Nairobi — Experts have warned over the easy access to pornography in Kenya which has been blamed for the rise in rape cases, childhood sex and sexually transmitted diseases.
Kenyans, both young and old, are being assaulted daily by pornographic material on TV, radio, matatus, the Internet, video show kiosks and even their mobile phones.
The Centre for the Study of Adolescence recently released a report in which it said that up to 10,000 school girls are dropping out of school every year after becoming pregnant.
The media are on the spot for being among the leading purveyors of pornography. They stand accused of breaking, with impunity, the laws that protect the public from consuming obscene material. Others have failed to stick to their own code of conduct which provides guidelines on decency.
According to the clause seven of the Code of Conduct and Practice of Journalism in Kenya, "the media should avoid publishing obscene, vulgar or offensive material unless such material contains a news value, which is necessary in the public interest."
And yet, cases of violation of the code are rampant. The ubiquitous nature of FM radio stations, for instance, means that they do not only reach out to individual listeners who may switch to a different station, but they are also played in public transport vehicles in which the drivers chose the stations that the passengers listen to.
While FM stations are the greatest culprits in broadcasting pornography in 14-seater matatus, the 25-seaters are equally guilty with their videotaped music shows, most of which contain sexually explicit lyrics and images.
Media Council of Kenya chairman Wachira Waruru says pornography is "a very serious problem" that is worsened by a weak regulatory framework. The council, which promotes press freedom and responsible journalism, seems to be unable to crack the whip largely because it only acts on complaints rather than policing violations of the code of conduct.
Among its key functions, the Council lists a complaints resolution service that arbitrates complaints brought by wananchi on violations of the Code of Conduct by media houses. The service is provided free of charge "and is independent of control by the media".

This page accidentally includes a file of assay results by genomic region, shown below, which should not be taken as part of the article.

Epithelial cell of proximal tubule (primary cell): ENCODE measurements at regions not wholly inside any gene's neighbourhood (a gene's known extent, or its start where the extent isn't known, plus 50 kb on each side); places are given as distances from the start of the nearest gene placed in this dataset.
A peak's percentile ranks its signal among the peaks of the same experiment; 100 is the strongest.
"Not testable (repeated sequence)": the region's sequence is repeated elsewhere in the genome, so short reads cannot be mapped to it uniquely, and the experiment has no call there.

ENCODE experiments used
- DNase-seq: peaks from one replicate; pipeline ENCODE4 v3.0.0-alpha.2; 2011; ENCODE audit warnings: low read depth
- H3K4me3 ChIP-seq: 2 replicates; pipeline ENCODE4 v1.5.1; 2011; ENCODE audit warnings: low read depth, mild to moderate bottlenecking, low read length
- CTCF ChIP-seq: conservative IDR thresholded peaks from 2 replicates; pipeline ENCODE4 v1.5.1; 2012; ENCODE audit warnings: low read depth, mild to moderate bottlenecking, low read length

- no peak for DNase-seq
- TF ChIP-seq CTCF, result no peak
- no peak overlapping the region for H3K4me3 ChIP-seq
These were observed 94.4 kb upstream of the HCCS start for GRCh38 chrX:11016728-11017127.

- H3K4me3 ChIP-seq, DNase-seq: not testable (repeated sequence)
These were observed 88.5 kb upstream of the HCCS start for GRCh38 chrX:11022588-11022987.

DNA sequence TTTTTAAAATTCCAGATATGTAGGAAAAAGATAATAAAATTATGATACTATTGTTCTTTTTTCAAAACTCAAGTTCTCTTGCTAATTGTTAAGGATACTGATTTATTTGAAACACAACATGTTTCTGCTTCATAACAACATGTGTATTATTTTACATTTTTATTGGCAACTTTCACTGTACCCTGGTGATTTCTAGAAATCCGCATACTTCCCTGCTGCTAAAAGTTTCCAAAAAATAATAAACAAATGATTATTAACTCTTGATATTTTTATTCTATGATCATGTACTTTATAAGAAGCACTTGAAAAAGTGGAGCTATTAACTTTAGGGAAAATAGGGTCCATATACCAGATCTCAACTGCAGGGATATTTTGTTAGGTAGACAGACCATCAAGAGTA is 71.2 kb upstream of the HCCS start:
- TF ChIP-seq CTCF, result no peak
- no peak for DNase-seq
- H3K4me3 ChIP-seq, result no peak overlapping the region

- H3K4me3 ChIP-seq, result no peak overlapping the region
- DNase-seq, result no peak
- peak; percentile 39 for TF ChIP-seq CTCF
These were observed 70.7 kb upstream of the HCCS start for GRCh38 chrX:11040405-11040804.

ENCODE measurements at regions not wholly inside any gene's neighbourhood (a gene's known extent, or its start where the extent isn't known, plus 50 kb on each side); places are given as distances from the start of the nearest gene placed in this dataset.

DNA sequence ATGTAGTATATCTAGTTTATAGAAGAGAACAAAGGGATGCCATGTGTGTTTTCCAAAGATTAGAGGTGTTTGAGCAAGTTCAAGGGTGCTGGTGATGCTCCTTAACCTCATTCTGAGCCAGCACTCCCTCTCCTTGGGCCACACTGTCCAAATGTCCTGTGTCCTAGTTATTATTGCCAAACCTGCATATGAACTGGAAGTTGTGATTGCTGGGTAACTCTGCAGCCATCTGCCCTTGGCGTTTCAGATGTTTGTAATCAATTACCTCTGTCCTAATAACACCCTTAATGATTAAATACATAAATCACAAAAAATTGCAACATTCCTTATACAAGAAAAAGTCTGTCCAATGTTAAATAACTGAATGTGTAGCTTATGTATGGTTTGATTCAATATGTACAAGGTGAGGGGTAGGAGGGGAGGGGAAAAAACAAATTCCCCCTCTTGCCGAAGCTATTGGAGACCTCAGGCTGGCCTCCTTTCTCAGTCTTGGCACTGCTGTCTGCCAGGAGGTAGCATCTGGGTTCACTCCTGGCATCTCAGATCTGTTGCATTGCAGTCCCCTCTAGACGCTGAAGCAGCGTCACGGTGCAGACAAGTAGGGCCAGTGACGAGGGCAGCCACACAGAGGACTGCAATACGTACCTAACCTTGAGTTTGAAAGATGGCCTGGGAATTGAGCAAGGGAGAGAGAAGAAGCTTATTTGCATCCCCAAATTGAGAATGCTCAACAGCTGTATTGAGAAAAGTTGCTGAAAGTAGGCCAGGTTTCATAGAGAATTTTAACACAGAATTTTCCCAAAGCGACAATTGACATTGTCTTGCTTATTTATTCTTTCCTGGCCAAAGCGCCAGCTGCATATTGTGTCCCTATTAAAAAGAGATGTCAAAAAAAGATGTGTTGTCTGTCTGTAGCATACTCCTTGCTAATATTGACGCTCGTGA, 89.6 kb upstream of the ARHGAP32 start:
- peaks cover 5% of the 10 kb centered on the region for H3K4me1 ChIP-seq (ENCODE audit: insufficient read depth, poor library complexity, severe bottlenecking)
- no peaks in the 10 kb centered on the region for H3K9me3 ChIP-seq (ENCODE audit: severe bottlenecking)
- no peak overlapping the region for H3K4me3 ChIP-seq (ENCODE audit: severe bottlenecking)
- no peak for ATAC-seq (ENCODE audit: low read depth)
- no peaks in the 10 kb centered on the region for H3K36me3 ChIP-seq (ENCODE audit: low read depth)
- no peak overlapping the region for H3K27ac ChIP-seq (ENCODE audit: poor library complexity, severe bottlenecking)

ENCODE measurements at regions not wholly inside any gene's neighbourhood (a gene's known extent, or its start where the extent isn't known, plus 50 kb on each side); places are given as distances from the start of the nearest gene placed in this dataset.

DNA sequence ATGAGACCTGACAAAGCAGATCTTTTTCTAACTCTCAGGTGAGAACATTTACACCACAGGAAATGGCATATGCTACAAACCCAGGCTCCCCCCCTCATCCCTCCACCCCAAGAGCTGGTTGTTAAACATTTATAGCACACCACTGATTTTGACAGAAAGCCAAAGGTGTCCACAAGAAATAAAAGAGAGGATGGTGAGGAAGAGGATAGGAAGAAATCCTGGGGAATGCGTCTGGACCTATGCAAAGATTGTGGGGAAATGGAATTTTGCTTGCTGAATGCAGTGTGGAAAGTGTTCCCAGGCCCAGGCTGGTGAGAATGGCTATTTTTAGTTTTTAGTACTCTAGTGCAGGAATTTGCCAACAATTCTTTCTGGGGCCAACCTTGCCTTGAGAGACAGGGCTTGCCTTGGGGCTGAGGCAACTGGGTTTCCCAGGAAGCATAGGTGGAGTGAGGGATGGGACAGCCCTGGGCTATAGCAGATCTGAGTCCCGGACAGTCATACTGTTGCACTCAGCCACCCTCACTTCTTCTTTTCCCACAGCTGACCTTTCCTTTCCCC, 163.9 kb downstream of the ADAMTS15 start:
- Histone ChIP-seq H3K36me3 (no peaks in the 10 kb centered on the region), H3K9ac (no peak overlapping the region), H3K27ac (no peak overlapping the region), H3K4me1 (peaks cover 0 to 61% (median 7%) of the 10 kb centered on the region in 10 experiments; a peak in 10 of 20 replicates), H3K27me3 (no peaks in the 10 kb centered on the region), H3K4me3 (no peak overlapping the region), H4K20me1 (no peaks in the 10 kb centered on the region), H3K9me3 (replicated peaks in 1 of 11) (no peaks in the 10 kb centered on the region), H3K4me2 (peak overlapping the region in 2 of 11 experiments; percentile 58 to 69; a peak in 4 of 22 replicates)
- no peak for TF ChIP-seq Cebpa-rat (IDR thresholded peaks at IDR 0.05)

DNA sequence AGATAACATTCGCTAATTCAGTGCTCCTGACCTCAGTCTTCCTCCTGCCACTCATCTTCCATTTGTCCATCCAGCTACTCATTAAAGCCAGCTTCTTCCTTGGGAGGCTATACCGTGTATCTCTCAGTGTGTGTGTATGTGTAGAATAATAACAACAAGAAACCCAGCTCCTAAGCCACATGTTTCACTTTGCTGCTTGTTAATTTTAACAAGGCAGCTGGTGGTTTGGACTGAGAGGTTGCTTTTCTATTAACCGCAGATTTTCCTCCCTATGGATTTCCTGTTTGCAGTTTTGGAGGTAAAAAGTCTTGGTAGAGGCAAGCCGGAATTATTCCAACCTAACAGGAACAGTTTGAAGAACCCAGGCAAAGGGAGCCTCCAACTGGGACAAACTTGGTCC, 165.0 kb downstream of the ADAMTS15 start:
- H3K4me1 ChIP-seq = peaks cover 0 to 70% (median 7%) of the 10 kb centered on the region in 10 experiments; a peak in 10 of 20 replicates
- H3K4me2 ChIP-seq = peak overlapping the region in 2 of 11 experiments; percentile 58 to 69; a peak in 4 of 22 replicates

But how many people know of the existence of the service and how to lodge complaints? Ignorance appears to be at the centre of the problem, since the Media Council clearly spells out what an aggrieved listener or viewer - and indeed, newspaper reader - should do. Complaints to the council should be accompanied by basic information, including:
Press cuttings of the complete article and name of publication. For broadcast media, the Media Council of Kenya will assist the complainant to acquire the offending tape.
Background information about the complainant and an indication of how the he or she thinks a section of the Code of Conduct has been breached.
Copies of relevant correspondence with editors and any other document that may help the council to understand or assess complaints.
If the council thinks the complainant does not raise a possible breach of the Code of Conduct, then the complainant will be informed in writing, with the letter being copied to the concerned editors.
But the devil is in meting out penalties against the offending media, for according to Mr Waruru, the most the council can do is to ask it to apologise. "The (Media) Act as it exists doesn't give the council much teeth," he laments.